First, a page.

The COVID-19 pandemic and the outbreak of the West Nile Virus in 2020 show that so-called emerging zoonoses pose a risk to the Netherlands. Zoonoses are diseases that can be transmitted from animals to humans. Emerging zoonoses are new or known zoonoses that suddenly emerge or which suddenly have a surge in the number of infections. These emerging zoonoses are the focus of the Zoonoses Report 2020. 

Emerging zoonoses

In the chapter dedicated to emerging zoonoses, the authors of the Zoonoses Report focus on those emerging zoonoses that are significant to the Netherlands. Topics discussed include bird flu and the tick-borne encephalitis virus. The latter virus can cause meningitis through infected ticks. This virus was identified in 12 people in the Netherlands between 2016 and 2020.

Various measures are being taken by the Dutch government to combat emerging zoonoses, such as careful monitoring and mandatory reporting of these types of diseases. The authors of the report also discuss the factors driving the spread of these emerging zoonoses, such as climate change. 

West Nile Virus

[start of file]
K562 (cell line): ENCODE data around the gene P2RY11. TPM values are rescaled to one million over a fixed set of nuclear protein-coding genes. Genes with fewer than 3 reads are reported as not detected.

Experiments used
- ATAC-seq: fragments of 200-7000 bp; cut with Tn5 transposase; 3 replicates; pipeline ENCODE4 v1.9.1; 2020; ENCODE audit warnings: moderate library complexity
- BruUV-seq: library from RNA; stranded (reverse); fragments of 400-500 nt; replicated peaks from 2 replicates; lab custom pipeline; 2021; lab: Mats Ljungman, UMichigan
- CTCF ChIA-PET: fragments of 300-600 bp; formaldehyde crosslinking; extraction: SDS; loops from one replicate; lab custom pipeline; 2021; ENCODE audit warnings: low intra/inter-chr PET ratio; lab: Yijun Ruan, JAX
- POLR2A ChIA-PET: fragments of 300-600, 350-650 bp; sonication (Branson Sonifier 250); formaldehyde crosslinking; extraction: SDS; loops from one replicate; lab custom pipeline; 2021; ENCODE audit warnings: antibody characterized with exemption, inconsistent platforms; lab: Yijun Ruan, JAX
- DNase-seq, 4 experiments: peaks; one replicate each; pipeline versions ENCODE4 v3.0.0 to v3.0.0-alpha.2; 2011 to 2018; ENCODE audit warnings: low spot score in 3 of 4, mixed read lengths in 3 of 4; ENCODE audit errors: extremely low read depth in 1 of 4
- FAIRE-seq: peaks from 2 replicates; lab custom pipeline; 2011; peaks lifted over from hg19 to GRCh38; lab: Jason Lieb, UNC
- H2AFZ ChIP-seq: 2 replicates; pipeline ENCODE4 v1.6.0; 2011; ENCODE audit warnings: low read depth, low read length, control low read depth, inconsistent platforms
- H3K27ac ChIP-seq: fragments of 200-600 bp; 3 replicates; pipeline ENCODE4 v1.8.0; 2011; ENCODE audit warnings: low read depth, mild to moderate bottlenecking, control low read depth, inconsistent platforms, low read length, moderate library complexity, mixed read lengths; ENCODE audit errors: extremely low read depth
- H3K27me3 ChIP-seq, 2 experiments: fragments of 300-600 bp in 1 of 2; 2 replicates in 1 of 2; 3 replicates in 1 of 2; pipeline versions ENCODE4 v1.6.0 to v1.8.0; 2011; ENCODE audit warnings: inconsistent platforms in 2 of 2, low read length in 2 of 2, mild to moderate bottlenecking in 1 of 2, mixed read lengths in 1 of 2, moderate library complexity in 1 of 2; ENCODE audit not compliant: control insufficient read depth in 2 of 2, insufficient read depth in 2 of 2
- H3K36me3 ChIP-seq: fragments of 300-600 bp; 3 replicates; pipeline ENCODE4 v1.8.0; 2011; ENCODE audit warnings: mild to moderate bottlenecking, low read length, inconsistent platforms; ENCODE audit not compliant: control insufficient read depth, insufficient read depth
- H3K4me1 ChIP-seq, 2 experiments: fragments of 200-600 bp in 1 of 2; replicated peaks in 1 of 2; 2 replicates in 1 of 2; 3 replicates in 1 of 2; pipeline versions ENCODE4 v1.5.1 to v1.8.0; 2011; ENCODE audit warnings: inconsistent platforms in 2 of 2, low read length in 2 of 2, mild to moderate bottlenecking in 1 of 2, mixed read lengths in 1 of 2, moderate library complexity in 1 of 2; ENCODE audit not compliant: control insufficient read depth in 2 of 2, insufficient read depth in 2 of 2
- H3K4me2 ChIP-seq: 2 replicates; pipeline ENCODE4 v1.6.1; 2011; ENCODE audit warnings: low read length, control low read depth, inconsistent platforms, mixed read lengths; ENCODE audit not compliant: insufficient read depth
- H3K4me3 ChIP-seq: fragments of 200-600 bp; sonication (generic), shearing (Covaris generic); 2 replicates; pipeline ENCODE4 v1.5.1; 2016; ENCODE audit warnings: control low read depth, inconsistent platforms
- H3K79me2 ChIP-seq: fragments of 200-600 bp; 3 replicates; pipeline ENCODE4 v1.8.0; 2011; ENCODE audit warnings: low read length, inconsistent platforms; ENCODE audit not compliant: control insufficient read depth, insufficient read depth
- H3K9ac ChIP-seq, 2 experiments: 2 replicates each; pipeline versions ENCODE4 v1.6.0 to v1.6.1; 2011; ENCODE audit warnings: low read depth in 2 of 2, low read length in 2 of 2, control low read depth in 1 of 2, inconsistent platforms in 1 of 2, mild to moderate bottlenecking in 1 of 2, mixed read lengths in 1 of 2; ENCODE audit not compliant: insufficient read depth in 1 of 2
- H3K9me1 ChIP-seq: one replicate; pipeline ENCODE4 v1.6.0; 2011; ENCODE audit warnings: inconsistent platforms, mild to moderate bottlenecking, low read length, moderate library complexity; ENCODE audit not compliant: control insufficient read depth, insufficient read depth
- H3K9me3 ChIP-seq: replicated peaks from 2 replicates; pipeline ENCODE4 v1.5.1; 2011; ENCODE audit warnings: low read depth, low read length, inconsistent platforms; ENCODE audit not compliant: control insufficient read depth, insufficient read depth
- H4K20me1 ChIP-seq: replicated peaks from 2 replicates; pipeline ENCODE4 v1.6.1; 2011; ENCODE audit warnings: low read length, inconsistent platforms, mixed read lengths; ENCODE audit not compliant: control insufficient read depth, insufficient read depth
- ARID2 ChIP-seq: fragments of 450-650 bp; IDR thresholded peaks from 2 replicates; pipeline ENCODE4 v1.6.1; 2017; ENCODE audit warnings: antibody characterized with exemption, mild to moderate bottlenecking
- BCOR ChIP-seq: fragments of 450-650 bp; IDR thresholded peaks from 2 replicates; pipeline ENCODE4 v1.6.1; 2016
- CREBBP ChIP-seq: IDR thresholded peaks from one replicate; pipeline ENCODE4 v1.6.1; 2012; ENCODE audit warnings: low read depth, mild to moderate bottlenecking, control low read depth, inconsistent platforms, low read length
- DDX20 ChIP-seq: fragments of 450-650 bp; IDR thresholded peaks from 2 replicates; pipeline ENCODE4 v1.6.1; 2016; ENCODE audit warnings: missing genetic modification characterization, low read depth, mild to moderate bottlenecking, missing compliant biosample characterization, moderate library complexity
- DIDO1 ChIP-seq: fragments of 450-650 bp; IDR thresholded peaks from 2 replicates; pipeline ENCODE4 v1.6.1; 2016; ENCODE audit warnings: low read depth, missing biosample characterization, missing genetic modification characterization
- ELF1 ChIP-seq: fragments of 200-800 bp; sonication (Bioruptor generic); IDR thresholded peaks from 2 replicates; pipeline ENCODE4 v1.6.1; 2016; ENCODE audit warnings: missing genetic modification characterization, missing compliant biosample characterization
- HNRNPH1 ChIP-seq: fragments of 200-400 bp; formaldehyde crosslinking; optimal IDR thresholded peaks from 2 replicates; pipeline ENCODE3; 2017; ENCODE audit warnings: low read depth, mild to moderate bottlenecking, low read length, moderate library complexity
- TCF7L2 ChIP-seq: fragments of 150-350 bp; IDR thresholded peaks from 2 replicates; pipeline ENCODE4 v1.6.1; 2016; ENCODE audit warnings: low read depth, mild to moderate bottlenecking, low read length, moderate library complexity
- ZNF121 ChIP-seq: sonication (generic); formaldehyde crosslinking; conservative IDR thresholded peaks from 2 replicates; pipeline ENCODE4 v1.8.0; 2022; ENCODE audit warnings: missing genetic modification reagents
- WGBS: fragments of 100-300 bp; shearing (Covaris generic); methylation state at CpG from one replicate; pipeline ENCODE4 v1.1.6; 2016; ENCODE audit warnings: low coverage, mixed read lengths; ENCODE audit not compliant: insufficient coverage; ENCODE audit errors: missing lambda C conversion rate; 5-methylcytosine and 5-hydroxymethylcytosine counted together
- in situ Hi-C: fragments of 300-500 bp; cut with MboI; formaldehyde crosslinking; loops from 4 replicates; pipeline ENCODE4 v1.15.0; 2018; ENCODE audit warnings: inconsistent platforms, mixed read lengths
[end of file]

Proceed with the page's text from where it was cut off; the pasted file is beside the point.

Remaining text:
The West Nile Virus was first discovered in the Netherlands in a bird (common whitethroat) in September 2020. This virus is found in birds and is transmitted by mosquitoes that feed on the blood of infected birds. These mosquitoes spread the virus to other birds and sometimes also to humans and other mammals, such as horses. The first cases of the virus in humans (8 people) in the Netherlands were identified in October 2020. 

Generally speaking, most people will not fall ill after becoming infected with the virus. Approximately 1 in 5 infected people wild develop mild flu-like symptoms, such as fever, headache and muscle pain. Roughly 1% of infected people will become seriously ill, e.g. with encephalitis.

COVID-19 in mink

It has become evident that animals (particularly mink) can also be infected with the novel coronavirus (SARS-CoV-2), the virus that causes COVID-19 in humans. The Dutch government took a number of measures to try to prevent the transmission of coronavirus from mink to humans. Despite the measures, the number of infections in mink farms continued to rise. Therefore, a decision was made in 2020 to phase out mink farming in the Netherlands sooner than had previously been agreed. 

About the Zoonoses Report

Each year, the National Institute for Public Health and the Environment (RIVM National Institute for Public Health and the Environment ) publishes a report on behalf of the Netherlands Food and Consumer Product Safety Authority (NVWA) that gives an overview of the most significant zoonoses and their incidence in the Netherlands. The report covers those zoonoses that must be reported to the Municipal Public Health Service (GGD) by doctors or to the Netherlands Food and Consumer Product Safety Authority by vets. Policymakers can use this information to adopt targeted measures, if necessary.